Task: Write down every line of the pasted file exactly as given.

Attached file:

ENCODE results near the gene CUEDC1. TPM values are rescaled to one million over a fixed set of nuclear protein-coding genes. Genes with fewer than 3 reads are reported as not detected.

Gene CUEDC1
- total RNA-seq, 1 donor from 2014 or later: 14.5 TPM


ENCODE results near the gene CUEDC1. TPM values are rescaled to one million over a fixed set of nuclear protein-coding genes. Genes with fewer than 3 reads are reported as not detected.

Gene CUEDC1
- total RNA-seq, 1 donor from 2014 or later: 14.5 TPM